This might sound like Hitman, but it’s a more of a puzzle/adventure game. Instead of solving a jigsaw, however, you get someone crushed by a piano. This can be quite a problem, though. This isn’t a game that give you full reins. Rather, each level has a very specific solution, which can get obtuse.
Those times where you think about how to off your current target as you explore the estate of your home are some of the most enjoyable moments of the game. Dante Manor is large enough to feel like a grandiose mansion should, but small enough to make it personal and easy to remember the layout. It’s quite a welcome change of pace from the expansive open worlds that AAA developers are striving towards.
However, that enjoyment can be short-lived due to some unpleasant game design choices. For example, the changes in gameplay. A good change in gameplay can help prevent the whole experience from feeling monotonous, whether it be a neat little minigame or a boss fight with novelty. Lucius does not do that. In a game where you don’t flat out attack your victims, there are two boss battles and two stealth sections that make it a bit tricky to feel your surroundings.
Now, this may be just me, but playing a kid who’s secretly Satan and being discreet about your killings followed by fighting some guy with fireballs might be a bit of a tonal shift.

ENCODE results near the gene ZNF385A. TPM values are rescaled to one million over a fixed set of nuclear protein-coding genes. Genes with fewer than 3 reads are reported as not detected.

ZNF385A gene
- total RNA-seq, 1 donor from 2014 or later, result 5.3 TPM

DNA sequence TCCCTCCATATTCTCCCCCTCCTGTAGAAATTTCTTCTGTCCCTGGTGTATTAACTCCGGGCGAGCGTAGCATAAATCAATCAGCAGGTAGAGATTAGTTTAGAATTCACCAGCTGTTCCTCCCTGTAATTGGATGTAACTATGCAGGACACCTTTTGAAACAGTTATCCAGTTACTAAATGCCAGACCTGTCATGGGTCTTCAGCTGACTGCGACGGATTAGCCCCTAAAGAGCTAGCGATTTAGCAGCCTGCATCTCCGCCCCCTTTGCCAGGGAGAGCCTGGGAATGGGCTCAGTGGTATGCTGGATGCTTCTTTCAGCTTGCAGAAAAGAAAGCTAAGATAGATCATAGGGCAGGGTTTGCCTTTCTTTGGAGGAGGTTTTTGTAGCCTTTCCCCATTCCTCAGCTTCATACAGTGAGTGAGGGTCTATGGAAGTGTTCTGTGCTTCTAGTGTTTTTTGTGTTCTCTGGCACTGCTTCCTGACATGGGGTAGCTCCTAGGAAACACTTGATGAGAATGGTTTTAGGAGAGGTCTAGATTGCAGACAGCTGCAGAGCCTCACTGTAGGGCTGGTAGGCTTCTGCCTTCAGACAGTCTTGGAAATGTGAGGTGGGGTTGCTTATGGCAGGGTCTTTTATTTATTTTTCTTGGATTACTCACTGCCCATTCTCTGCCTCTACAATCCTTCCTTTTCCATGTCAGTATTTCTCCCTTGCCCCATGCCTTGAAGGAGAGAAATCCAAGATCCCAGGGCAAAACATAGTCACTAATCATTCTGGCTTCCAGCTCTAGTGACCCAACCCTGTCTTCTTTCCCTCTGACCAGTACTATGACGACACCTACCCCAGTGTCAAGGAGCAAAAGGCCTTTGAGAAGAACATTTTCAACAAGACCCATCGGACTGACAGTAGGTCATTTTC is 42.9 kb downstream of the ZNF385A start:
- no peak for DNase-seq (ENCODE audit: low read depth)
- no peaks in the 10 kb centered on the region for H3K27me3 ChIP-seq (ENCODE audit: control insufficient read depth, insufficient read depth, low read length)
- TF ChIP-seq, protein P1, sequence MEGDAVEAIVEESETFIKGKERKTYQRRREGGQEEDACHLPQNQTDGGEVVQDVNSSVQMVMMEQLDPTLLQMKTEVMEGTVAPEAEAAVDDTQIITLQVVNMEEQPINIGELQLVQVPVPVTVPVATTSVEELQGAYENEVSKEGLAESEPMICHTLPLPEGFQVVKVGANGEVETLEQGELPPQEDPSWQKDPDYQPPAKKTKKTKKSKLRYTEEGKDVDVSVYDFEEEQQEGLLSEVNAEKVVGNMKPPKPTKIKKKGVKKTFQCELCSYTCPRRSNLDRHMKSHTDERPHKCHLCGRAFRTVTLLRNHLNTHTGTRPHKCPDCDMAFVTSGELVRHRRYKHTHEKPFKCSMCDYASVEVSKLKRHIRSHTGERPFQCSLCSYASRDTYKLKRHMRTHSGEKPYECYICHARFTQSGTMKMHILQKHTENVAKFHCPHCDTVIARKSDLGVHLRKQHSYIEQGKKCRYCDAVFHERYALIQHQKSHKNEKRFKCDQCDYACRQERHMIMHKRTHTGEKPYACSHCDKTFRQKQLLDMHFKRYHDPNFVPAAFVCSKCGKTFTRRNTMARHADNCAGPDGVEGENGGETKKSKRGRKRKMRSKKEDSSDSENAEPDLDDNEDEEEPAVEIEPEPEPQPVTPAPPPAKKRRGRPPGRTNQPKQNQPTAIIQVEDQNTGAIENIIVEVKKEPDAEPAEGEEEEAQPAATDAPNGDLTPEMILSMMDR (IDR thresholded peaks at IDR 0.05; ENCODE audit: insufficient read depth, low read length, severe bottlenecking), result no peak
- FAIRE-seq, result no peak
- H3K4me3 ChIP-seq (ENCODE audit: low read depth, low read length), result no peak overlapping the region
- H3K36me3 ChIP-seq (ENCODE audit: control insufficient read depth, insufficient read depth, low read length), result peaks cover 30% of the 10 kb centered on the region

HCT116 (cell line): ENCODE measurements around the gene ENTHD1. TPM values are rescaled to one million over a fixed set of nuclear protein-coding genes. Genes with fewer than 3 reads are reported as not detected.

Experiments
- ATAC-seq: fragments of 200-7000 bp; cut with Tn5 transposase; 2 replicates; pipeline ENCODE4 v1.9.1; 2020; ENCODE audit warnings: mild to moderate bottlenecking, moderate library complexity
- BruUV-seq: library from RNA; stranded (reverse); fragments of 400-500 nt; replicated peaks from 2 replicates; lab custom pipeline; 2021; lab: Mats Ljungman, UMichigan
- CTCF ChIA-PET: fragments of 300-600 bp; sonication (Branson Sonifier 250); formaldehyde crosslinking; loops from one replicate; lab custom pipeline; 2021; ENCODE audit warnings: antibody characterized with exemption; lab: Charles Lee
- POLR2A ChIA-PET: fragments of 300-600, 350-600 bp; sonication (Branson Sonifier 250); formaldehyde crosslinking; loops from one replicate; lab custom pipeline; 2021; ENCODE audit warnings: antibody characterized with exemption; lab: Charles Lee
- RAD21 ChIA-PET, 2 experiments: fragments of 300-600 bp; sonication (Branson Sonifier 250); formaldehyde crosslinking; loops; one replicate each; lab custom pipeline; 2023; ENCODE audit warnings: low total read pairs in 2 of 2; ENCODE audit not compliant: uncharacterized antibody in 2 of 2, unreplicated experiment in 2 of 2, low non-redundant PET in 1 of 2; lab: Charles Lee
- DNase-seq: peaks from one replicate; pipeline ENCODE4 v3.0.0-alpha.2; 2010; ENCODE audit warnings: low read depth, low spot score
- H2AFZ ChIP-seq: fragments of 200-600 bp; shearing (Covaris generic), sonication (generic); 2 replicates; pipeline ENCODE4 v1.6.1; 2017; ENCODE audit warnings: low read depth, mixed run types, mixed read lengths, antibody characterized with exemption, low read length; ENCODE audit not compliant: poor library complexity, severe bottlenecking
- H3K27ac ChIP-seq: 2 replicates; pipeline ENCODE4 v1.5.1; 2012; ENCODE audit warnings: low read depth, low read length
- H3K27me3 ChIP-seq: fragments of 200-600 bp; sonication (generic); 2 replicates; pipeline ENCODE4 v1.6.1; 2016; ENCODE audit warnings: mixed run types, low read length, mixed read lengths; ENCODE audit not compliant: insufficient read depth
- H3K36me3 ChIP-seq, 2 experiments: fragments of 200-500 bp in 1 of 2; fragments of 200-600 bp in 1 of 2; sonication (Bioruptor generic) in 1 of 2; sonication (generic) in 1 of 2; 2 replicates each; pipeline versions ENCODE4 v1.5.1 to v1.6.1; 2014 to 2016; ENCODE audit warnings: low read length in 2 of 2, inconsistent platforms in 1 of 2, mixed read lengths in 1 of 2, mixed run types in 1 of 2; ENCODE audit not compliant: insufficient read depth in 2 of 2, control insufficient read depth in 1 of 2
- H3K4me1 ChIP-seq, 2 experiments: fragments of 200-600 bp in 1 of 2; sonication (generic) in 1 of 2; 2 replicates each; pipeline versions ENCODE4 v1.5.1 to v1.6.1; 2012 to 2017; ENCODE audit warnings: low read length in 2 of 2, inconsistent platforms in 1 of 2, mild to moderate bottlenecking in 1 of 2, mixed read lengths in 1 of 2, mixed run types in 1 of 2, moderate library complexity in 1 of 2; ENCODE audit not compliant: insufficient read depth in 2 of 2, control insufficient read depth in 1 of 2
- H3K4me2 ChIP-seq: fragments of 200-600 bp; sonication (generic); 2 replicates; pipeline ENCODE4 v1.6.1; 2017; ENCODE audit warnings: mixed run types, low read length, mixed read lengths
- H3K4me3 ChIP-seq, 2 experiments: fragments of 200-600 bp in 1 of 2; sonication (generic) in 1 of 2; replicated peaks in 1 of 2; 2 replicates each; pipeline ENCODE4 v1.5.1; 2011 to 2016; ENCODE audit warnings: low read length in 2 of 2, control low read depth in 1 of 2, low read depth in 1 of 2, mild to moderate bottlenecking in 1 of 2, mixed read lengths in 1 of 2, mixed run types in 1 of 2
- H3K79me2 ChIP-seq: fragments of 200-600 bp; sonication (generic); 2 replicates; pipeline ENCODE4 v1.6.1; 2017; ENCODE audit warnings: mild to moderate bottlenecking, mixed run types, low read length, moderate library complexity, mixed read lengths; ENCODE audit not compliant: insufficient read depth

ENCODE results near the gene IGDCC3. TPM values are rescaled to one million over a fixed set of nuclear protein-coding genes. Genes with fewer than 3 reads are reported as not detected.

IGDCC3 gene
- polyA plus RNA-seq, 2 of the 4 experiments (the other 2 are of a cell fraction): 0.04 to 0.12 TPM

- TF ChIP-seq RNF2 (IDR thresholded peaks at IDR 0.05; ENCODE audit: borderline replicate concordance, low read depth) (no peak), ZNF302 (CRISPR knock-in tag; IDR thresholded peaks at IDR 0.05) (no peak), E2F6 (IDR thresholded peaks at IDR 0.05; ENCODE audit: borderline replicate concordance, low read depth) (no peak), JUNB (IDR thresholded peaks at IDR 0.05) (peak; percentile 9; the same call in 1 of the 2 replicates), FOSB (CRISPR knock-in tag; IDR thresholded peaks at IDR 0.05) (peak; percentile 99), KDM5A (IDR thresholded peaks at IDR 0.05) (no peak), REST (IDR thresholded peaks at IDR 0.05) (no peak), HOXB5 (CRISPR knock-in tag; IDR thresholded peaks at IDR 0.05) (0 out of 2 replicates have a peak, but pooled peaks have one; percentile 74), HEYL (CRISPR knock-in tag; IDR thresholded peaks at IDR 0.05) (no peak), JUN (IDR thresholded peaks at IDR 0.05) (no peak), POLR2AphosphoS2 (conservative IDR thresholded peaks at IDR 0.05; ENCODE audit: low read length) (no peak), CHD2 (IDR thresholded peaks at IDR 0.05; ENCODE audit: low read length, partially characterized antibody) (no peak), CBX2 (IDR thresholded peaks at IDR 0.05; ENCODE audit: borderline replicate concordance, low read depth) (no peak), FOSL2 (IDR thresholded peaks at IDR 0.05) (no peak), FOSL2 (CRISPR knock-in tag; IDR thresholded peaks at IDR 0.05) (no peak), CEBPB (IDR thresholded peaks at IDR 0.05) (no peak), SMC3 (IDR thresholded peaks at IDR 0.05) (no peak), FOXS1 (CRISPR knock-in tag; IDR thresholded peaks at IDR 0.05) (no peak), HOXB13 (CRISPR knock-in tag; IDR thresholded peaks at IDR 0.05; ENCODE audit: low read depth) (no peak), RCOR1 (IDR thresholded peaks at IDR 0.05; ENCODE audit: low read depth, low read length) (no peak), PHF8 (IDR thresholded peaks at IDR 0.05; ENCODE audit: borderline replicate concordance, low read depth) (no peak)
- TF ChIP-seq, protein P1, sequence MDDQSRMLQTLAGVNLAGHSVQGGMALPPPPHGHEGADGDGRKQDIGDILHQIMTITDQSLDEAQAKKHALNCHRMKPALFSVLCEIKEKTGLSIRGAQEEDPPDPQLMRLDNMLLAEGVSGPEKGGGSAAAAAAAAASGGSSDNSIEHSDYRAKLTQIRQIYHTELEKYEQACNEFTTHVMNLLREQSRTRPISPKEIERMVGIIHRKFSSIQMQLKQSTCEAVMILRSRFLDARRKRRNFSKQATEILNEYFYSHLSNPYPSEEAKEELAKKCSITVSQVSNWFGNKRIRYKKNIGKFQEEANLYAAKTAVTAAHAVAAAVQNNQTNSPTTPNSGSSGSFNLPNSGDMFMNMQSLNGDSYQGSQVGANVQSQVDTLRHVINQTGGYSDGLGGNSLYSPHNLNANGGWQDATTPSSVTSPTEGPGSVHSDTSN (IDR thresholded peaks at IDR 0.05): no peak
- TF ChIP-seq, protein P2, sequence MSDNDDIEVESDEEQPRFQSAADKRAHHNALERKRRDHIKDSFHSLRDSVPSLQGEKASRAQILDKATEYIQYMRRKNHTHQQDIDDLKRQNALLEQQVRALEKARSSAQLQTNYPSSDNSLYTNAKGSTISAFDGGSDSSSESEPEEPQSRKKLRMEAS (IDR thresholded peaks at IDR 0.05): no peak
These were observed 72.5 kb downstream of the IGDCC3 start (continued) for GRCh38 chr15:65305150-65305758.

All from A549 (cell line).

In fact, let’s talk about the tone of this game. It’s very silly most of the time. The moments of creeping eeriness are quickly overshadowed by Lucius picking up laundry for his mum, or getting a gardener to just shove his head into a lawnmower through mind control. That might be the developer’s intention, but it doesn’t work that well in this case. This isn’t helped by the body count, reaching twenty over the course of the game.
Looking back at the original Omen, there’s a huge tension that comes with the deaths that happen throughout the film. There aren’t many, but the ones that do happen are pretty grisly and unsettling. I feel a lot of that has to do with the time between them, which helps give the feeling of demonic forces at play. In Lucius, doing the bidding of Satan doesn’t have that same sort of punch. It feels more like a checklist, and you get quickly desensitized and bored from these horrific acts. With all the murder caused, you feel like a B-grade slasher villain rather than the Antichrist.